One major advantage of an S-corp is the potential for tax savings. Like LLCs, S-Corps are subject to pass-through taxation. This can help you avoid the double taxation often associated with traditional C Corps. Shareholders can potentially benefit from the lower individual tax rates compared to corporate tax rates. Additionally, S Corps allow shareholders to receive both a salary and distributions of profits, potentially providing tax advantages by reducing the amount subject to self-employment taxes. In other words, you can be the employee of the company (collect a salary) and also a shareholder.
S-corps have liability protection similar to other corporate structures. This separation between personal and business liabilities can provide peace of mind to shareholders. Furthermore, an S Corp structure can lend credibility to your business, potentially making it easier to attract investors, secure financing, and establish relationships with suppliers and customers.
Downsides to S-Corps
S-Corps have more specific requirements, however, including limitations on types of shares they can issue, and what types of entities can own them. Regulations constrain shareholders’ ability to offset losses against other income, which might affect investors seeking to deduct losses from their overall income.
S-corps also have a high level of administrative complexity. They must adhere to specific formalities, such as holding regular meetings, keeping detailed records, and complying with state-specific regulations. Failing to meet these requirements could risk the company’s S Corp status and result in tax consequences. Furthermore, S Corps might have limitations on raising capital by issuing different classes of stocks, which could impact expansion and fundraising efforts.
C-corporations offer owners the ability to raise an unlimited amount of capital by issuing stock, taking on investors, and public offerings. C Corps have no restrictions on the number or type of shareholders, making them suitable for larger businesses seeking significant investment. A C-corp offers complete separation from personal finances and provides several protections from federal taxes. However, because it provides the owners and shareholders with the greatest asset protection, the corporate structure comes with the heaviest tax and legal responsibilities.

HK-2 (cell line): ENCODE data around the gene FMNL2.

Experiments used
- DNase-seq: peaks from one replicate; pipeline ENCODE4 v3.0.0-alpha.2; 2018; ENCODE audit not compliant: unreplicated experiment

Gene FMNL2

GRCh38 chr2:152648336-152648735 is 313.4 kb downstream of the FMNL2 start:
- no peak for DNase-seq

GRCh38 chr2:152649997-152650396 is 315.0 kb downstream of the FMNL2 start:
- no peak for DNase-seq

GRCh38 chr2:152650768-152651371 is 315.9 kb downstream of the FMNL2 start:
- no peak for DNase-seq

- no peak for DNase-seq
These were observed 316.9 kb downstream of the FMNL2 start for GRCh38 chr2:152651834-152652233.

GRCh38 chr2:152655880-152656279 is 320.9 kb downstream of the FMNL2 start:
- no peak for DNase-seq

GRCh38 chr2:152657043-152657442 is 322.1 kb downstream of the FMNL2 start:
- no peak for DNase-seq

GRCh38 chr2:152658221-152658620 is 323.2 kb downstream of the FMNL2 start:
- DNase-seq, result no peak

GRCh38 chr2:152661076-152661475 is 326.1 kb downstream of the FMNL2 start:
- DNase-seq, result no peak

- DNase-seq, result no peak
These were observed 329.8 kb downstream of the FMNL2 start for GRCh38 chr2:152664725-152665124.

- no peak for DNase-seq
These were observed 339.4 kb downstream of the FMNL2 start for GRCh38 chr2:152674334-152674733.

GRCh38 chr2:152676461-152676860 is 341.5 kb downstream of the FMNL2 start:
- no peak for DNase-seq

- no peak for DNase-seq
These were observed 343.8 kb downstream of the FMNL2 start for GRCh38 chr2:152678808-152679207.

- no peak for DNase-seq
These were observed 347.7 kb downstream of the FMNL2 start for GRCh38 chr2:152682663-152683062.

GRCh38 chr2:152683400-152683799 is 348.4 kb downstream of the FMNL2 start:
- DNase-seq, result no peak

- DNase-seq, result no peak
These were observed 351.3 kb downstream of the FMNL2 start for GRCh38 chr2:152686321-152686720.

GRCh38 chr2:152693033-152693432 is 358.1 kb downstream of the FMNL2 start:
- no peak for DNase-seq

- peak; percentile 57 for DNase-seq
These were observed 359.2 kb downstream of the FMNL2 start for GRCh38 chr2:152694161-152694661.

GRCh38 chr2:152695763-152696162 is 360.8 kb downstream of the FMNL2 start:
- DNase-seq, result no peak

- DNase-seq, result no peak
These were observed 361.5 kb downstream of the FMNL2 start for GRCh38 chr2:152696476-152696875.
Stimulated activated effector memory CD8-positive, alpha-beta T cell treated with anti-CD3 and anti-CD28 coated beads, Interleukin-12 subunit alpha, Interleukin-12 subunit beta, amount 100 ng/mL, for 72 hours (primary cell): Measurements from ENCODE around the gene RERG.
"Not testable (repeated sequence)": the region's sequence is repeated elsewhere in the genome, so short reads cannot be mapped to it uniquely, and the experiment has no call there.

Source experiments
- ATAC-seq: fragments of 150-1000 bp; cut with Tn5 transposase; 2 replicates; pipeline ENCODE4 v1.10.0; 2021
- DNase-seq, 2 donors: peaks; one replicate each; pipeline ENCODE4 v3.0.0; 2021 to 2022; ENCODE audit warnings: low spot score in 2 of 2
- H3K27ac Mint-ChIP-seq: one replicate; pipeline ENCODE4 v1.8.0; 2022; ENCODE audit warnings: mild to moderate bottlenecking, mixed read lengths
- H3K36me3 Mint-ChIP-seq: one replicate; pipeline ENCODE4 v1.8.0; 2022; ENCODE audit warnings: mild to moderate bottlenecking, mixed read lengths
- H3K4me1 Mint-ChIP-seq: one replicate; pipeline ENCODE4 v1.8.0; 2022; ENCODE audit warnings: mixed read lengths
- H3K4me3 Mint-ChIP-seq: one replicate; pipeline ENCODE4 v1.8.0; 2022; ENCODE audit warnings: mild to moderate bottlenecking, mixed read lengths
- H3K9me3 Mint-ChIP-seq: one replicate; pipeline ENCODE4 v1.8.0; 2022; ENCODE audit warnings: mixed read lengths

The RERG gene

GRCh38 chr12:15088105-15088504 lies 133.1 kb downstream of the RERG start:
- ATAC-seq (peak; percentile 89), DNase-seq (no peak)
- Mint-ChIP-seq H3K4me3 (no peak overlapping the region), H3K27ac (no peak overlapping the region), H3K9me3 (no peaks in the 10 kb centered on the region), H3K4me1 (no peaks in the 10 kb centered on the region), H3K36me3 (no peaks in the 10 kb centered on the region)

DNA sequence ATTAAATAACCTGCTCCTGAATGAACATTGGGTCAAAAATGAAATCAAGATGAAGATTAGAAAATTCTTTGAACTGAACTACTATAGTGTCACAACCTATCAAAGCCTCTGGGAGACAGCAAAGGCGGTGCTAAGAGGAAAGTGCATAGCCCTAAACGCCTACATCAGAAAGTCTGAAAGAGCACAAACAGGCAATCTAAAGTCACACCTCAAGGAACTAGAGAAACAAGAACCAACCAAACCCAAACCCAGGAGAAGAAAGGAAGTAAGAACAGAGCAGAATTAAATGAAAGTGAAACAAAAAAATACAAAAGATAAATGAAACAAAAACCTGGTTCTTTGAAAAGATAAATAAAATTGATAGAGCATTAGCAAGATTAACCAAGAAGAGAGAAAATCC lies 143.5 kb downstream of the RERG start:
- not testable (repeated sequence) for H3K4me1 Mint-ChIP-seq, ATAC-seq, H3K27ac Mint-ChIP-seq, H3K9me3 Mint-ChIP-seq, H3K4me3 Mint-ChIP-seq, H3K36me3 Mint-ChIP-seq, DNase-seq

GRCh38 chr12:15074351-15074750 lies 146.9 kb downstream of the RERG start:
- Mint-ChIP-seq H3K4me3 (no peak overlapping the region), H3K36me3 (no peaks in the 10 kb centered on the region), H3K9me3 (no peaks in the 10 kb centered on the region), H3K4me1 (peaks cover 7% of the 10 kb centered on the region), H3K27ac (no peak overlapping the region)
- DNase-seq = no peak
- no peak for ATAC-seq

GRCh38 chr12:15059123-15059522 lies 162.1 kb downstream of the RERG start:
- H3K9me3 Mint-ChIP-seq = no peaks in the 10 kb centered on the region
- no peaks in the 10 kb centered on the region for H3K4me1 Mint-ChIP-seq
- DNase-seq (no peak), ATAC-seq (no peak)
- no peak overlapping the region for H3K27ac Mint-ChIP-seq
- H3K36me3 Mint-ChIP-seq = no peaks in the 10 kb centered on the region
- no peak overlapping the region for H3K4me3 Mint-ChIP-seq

Another notable benefit is the ability to retain earnings within the company without immediate tax consequences. C-Corps can accumulate profits and reinvest them into the business, allowing for growth and development without triggering immediate tax liabilities for shareholders. Additionally, C-Corps can provide various employee benefits, such as healthcare plans and retirement accounts.
C-Corps also offer limited liability protection, shielding shareholders’ personal assets from the company’s debts and legal liabilities. They can also continue to exist independently of changes in ownership, making them a stable and enduring choice for a legal structure for a business.
Drawbacks of C-Corps
However, there are also drawbacks associated with forming a C-Corp. One significant consideration is the potential for double taxation. C-Corps are subject to corporate income tax at the entity level, and any profits distributed to shareholders in the form of dividends are taxed again at the individual level. This can result in a higher overall tax burden compared to pass-through entities like S-Corps or partnerships.
Additionally, C-Corps are also administratively complex, and face greater regulatory scrutiny than other business structures. They must comply with procedures such as holding regular shareholder meetings, maintaining detailed records, and adhering to specific reporting and disclosure obligations.
Choosing the legal structure for a business is an essential task that can seem overwhelming. While there are many legal structures to choose from, it is critical to choose the one that best suits your needs by considering your business type, your funding, and your comfort level with personal liability.
Remember, each type of legal structure has different pros and cons, making more research and understanding of the various factors necessary. Consulting with legal, financial, and tax professionals can help you make an informed decision that aligns with your business objectives while minimizing potential risks.